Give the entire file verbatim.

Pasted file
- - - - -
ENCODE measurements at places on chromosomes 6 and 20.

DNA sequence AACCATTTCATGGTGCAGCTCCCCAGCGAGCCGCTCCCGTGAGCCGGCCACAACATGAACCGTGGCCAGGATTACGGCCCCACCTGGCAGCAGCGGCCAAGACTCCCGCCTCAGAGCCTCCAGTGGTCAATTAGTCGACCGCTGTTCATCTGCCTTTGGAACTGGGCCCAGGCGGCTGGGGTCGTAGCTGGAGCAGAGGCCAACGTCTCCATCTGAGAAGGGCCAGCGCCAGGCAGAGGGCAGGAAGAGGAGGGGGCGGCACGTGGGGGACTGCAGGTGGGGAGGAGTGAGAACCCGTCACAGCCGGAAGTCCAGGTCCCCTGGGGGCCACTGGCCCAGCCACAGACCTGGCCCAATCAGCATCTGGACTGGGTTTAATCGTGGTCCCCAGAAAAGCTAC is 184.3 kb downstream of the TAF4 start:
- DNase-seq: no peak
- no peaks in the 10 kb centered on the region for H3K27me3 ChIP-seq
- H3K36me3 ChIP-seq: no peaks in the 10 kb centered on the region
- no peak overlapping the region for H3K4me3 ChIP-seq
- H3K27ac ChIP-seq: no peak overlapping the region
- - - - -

ENCODE measurements at places on chromosomes 6 and 20.

DNA sequence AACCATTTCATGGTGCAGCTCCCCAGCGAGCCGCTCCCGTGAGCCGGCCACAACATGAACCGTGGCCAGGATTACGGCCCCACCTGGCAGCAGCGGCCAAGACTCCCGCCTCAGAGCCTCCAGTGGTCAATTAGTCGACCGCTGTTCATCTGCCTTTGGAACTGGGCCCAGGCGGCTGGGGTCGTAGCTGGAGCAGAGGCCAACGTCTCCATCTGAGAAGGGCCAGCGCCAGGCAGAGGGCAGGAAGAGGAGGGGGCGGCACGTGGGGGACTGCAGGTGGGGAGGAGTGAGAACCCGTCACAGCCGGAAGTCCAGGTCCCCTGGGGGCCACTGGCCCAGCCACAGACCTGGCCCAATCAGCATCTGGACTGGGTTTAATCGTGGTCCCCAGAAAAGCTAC is 184.3 kb downstream of the TAF4 start:
- DNase-seq: no peak
- no peaks in the 10 kb centered on the region for H3K27me3 ChIP-seq
- H3K36me3 ChIP-seq: no peaks in the 10 kb centered on the region
- no peak overlapping the region for H3K4me3 ChIP-seq
- H3K27ac ChIP-seq: no peak overlapping the region